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Silverstone Race Review

Date - 29th May 2021

Location - Silverstone Circuit

Weather - Clear and sunny with no wind 22-25 degrees Celcius

Round 2 of the Mazda Motorsport Club Championship took place at the legendary Silverstone circuit in Northamptonshire. This was my first ever event at the circuit and to say I was excited was a major understatement. There is so much history at Silverstone that any petrol head on their first visit would be quivering never mind actually competing on the full GP track.

Traveling to the circuit was a nightmare. I still hadn't found a tow car to pull my race 2, so had to drive the race car to the track, sitting in the bucket seat and using the harness. A journey that should have taken two hours and forty minutes. However, this was a bank holiday weekend. I set off at 15:00 on Friday expecting to be at the hotel and unpacked by 17:30 with a little help from the accelerator pedal but didn't arrive till gone 19:00 with my spine in tatters and dripping in sweat from the lack of AC which I had removed in the name of weight reduction.

Fortunately, the 2RacingUK team was on hand at the hotel with a refreshing beverage and had already started working on the very simple race tactics for the next day. For the curious, these tactics were as follows. "Drive faster than the car in front". I said they were simple.

Saturday morning. Race day and I'm up at the crack of dawn and watching more YouTube videos of other people driving around the GP circuit in a last-ditch effort to learn the layout of the track before driving it in the practice session. 07:00 saw the team congregating in the breakfast bar, where two of us enjoyed a hearty morning meal, while the third thought it best to skip breakfast but did consent to nibbling on a choco pastry.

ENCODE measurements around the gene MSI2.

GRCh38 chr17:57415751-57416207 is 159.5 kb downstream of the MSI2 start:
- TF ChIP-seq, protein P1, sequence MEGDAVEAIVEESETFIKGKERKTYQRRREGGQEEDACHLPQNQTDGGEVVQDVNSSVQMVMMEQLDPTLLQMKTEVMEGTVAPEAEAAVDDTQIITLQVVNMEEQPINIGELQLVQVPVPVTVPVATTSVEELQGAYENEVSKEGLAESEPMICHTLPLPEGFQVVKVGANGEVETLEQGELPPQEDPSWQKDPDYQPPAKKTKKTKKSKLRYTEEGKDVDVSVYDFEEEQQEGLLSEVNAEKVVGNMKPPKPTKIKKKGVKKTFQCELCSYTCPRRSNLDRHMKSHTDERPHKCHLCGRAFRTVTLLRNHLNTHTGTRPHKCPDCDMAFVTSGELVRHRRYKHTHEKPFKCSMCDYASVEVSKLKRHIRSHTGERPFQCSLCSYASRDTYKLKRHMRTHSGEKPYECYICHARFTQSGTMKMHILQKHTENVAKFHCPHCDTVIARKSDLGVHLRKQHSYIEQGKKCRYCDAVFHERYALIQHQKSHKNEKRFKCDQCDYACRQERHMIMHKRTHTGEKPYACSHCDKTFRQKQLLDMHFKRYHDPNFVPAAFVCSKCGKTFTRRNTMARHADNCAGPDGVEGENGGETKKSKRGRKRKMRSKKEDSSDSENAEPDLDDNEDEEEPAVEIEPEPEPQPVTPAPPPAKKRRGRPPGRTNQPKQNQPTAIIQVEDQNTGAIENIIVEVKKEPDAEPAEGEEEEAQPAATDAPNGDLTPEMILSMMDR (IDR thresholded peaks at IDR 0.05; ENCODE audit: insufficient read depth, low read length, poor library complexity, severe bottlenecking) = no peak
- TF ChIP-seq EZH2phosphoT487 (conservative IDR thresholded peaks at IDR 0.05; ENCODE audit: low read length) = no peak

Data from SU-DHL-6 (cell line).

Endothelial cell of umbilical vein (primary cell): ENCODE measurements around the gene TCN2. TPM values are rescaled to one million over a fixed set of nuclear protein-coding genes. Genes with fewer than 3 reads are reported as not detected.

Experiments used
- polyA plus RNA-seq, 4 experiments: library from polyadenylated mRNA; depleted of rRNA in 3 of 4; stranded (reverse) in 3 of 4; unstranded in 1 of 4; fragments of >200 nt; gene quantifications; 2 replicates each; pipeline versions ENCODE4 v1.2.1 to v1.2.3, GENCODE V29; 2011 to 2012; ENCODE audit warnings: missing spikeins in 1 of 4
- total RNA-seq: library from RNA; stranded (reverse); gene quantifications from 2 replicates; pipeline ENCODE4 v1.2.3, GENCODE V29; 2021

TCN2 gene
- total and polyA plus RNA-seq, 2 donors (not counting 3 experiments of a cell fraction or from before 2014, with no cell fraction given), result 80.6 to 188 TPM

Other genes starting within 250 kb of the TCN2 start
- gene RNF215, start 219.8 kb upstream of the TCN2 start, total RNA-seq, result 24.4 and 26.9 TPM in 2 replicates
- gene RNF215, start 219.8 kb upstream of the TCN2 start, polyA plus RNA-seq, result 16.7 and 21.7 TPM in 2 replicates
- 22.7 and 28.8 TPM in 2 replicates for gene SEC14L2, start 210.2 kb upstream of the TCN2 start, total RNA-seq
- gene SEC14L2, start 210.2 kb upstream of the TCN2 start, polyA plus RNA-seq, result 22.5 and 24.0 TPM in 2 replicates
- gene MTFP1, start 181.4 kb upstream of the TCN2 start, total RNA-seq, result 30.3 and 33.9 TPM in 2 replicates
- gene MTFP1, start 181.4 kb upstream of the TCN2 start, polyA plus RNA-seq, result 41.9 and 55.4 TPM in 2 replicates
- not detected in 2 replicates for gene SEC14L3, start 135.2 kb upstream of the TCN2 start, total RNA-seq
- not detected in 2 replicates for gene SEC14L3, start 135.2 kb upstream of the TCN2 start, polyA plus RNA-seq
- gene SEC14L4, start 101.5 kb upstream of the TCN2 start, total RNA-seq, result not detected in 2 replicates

07:45 and we had arrived at the circuit and set about transforming the race car from road spec to race-ready which in short meant unpacking our tools from the boot and swapping the wheels round. At 8:40 the tannoy announced that the Mazda Motorsport club should head to the assembly area with the Caterhams 150 club with who we were to share the grid.

09:00 and we were released onto the track for a twenty minutes practice session. I followed Joe Jacobs and Kimberly Nolan out onto the track received a first-hand lesson in how bad cold race tyres are as Kimberly performed a near-perfect pirouette on the first corner. Knowing both Kimberly and Joe both had previous experience driving at Silverstone I opted to be a gentleman and allow Kimberly to recover from her spin and continue in front of me so I could follow and learn the circuit. Both Kimberly and Joe had other ideas and they disappeared off into the distance leaving me alone to learn a new circuit.

Driving down the start-finish straight I was running at full throttle looking as far ahead as I could to turn one. The videos I had watched earlier that morning, made turn one looked like a nice gentle sweeping right. From the driver's seat, the track sort of just disappeared to the right around the pit exit wall with just a bit of curb to note where the corner began. Approaching at speed I bottled my first attempt at the corner, braked hard, turned into where I thought the apex would be to find the track open as wide as a football pitch on corner exit.

This miss judgment of corner speed happened a number of times throughout the practice session as I tried to get to grips with the circuit. With all the time I was spending on the brakes during my first couple of laps I was naturally running extremely slowly which in turn meant the exceedingly rapid and highly competitive Caterhams kept catching me.

The Caterham drivers are a rule unto themselves. Even though this was just a practice session they were hurtling through corners rubbing tyres and banging exhausts at every opportunity. I exited beckets on what I think was my fifth ever lap of the circuit with two Caterham on my inside and three on my outside of the turn.